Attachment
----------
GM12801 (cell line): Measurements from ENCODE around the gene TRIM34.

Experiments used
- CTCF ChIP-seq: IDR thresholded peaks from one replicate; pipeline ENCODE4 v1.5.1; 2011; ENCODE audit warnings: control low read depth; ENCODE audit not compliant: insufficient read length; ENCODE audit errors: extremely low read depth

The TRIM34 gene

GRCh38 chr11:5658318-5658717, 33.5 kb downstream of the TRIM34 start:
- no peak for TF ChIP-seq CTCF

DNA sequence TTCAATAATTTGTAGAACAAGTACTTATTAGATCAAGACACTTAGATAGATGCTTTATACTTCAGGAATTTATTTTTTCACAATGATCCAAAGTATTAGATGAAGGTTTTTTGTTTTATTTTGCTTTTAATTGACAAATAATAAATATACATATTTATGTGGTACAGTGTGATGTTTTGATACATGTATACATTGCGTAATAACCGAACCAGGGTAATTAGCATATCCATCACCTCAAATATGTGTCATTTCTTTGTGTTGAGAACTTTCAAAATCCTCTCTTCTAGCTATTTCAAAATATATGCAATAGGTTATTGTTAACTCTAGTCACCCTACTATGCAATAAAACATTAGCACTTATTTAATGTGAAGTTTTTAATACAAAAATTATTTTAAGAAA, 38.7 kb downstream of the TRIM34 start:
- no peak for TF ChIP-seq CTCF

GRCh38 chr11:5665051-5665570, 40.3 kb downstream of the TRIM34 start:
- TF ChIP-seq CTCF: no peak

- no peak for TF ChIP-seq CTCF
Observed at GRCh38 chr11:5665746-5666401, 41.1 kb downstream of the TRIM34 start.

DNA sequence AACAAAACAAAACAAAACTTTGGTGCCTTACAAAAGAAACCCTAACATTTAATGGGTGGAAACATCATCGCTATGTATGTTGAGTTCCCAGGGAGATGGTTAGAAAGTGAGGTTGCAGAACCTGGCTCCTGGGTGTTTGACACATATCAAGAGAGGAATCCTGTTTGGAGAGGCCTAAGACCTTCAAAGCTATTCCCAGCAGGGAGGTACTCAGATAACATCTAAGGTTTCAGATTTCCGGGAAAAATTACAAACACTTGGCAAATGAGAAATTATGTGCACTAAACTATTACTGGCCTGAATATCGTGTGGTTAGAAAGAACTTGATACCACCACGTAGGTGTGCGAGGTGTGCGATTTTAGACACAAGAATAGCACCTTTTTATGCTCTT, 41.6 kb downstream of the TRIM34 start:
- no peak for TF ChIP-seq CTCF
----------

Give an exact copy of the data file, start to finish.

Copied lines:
GM12801 (cell line): Measurements from ENCODE around the gene TRIM34.

Experiments used
- CTCF ChIP-seq: IDR thresholded peaks from one replicate; pipeline ENCODE4 v1.5.1; 2011; ENCODE audit warnings: control low read depth; ENCODE audit not compliant: insufficient read length; ENCODE audit errors: extremely low read depth

The TRIM34 gene

GRCh38 chr11:5658318-5658717, 33.5 kb downstream of the TRIM34 start:
- no peak for TF ChIP-seq CTCF

DNA sequence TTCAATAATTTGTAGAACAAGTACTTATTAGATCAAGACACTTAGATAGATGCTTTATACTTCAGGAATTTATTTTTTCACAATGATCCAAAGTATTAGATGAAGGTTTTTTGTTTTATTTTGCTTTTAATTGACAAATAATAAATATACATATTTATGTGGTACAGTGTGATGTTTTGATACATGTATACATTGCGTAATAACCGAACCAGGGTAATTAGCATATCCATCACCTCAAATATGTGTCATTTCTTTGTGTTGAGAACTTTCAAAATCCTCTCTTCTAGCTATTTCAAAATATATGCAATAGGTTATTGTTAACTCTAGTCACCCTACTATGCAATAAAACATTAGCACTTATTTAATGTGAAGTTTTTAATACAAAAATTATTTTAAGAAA, 38.7 kb downstream of the TRIM34 start:
- no peak for TF ChIP-seq CTCF

GRCh38 chr11:5665051-5665570, 40.3 kb downstream of the TRIM34 start:
- TF ChIP-seq CTCF: no peak

- no peak for TF ChIP-seq CTCF
Observed at GRCh38 chr11:5665746-5666401, 41.1 kb downstream of the TRIM34 start.

DNA sequence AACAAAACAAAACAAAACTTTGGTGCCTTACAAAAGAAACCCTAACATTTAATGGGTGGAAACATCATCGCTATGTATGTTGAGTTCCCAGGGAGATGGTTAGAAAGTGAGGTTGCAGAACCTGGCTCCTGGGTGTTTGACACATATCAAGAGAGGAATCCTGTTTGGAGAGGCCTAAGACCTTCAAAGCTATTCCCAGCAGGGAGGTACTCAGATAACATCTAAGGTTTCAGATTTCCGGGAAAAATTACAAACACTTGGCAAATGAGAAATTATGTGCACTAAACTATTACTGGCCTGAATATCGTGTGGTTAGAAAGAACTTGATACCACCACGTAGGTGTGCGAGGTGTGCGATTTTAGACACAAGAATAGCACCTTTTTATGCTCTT, 41.6 kb downstream of the TRIM34 start:
- no peak for TF ChIP-seq CTCF